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India

Indian bishop weighs in on controversial Hindi film

Yet-to-be released film based on drug abuse in Punjab state will tarnish image of young people, says Bishop Franco Mulakkal

Ritu Sharma, New Delhi

Ritu Sharma, New Delhi

Updated: June 14, 2016 10:18 AM GMT
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Indian bishop weighs in on controversial Hindi film

Indian actors for the film Udta Punjab during the trailer launch of the Hindi language feature film in Mumbai April 17. (Photo by AFP)  

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A Catholic bishop in Punjab is concerned about the content of a controversial yet-to-be released film based on drug abuse in the state.

"Punjab does have a drug problem but portraying all the young people of the state as drug addicts is not true," said Bishop Franco Mulakkal of Jalandhar, whose diocese covers the entire state.

The Hindi-language feature film Udta Punjab (Flying Punjab), scheduled for release June 17, ran into trouble after the Indian censor board suggested 13 cuts in the movie referring to specific places in the state involved in drug abuse. It also wanted the film producers to remove Punjab from the title of the film.

However, the makers of the film approached Bombay High Court who on June 13 cleared the movie with just one cut. But immediately after the film got cleared, the Punjab and Haryana High Court issued a show cause notice to the Indian government, censor board and the producers of the film asking them why the film should not be banned.

Bishop Mulakkal said the fear is that talking about the drug problem in the state would tarnish the image of its people, especially youth.

"They will be painted as drug addicts. Their career and marriage prospects will all be affected. This would be injustice to the youth of Punjab," he said.

According to a government report, Punjab ranks second in the list of Indian states with highest illegal drug consumption. Nagaland in eastern India tops the list.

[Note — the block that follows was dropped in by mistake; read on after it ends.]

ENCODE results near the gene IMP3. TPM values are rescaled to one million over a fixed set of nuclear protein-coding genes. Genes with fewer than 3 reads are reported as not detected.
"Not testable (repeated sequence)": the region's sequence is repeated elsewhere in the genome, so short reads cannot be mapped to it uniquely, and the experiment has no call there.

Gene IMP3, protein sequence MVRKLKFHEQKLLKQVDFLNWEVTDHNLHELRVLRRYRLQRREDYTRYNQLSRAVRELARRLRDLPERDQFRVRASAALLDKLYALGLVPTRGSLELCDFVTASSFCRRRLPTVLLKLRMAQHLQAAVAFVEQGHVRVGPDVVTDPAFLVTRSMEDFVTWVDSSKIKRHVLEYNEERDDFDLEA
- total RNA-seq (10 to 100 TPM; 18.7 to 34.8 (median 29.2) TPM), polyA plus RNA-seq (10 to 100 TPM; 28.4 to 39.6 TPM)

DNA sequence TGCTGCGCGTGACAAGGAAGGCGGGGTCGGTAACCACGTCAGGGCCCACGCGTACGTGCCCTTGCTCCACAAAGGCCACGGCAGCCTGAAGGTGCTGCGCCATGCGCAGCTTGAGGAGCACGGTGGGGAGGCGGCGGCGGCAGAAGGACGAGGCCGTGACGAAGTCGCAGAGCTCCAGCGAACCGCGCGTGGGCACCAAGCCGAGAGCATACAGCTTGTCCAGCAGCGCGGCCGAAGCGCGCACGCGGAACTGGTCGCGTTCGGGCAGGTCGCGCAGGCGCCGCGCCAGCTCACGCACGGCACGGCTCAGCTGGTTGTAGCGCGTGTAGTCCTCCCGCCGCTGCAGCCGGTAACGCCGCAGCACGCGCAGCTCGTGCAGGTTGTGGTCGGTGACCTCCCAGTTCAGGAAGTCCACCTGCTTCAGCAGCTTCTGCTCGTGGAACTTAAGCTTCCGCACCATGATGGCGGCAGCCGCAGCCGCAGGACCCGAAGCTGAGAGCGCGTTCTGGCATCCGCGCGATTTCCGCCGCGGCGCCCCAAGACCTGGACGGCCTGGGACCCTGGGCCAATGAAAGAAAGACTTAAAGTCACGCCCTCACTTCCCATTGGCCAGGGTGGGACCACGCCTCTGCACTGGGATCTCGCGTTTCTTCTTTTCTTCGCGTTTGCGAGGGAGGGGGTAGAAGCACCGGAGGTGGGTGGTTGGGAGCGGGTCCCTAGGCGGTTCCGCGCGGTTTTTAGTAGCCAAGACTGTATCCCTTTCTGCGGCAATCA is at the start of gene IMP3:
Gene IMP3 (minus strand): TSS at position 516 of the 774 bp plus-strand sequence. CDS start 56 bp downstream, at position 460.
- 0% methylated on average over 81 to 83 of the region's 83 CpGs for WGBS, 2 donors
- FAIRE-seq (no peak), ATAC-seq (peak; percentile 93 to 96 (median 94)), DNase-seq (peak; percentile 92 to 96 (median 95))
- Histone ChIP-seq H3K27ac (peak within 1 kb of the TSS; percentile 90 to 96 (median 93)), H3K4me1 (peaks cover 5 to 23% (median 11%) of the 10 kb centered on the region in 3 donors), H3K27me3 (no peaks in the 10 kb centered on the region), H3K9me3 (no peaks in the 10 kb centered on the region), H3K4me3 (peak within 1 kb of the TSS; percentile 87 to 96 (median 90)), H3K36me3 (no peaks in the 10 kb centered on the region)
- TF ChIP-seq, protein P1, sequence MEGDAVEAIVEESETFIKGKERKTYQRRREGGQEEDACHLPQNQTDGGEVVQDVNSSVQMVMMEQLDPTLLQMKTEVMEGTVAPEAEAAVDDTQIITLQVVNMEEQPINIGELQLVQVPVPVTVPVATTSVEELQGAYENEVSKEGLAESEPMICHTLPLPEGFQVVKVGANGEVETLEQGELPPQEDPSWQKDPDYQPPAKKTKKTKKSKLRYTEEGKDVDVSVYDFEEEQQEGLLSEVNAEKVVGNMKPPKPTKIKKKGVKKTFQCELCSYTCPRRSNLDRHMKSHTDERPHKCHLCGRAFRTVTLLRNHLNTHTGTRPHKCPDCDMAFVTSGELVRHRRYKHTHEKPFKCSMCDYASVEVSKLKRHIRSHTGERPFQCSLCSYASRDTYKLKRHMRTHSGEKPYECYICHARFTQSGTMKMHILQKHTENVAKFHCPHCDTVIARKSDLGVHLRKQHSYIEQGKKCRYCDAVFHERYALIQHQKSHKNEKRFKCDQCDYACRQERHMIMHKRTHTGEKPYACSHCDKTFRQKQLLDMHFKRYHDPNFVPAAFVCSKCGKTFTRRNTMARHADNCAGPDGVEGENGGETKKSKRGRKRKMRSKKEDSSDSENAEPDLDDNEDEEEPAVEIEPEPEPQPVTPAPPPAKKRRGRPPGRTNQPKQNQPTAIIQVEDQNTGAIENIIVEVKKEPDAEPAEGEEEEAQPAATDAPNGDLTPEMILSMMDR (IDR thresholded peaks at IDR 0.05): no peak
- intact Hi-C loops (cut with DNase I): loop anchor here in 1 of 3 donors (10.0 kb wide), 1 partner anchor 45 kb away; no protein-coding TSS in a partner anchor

According to a study conducted by Guru Nanak Dev University in Amritsar, Punjab, 70 percent of the youth in the state could be addicted to illicit drugs. The 2011 census said the state has over 5 million young people between 15-24 years.

 

People pass by a poster of the controversial film displayed in a cinema in New Delhi's Connaught Place June 14. (ucanews.com photo by Bijay Kumar Minj).

 

The most commonly used drugs are heroin and an assortment of synthetic drugs that can be bought without a prescription at local grocers and medical stores.

Bishop Mulakkal said that the Catholic Church in the state is trying "every possible way" to keep its youth away from drugs.

"Jalandhar Diocese has a strong youth ministry which spreads awareness about drugs especially in villages," he said.

The bishop said his diocese has also started employment schemes to keep the youth busy.

"We have started our own security company where Catholic youth are employed as security guards at different places and the diocese pays them a monthly remuneration," he said.

The diocese also employs youth in a construction company where "we provide services" such as plumbing, masonry, electric works and carpentry.

"The diocese additionally buys garments at a wholesale price and give it to the youth to sell and earn a living," the bishop said adding that they conduct monthly retreats to help youth stay strong in their faith and avoid drugs.

 

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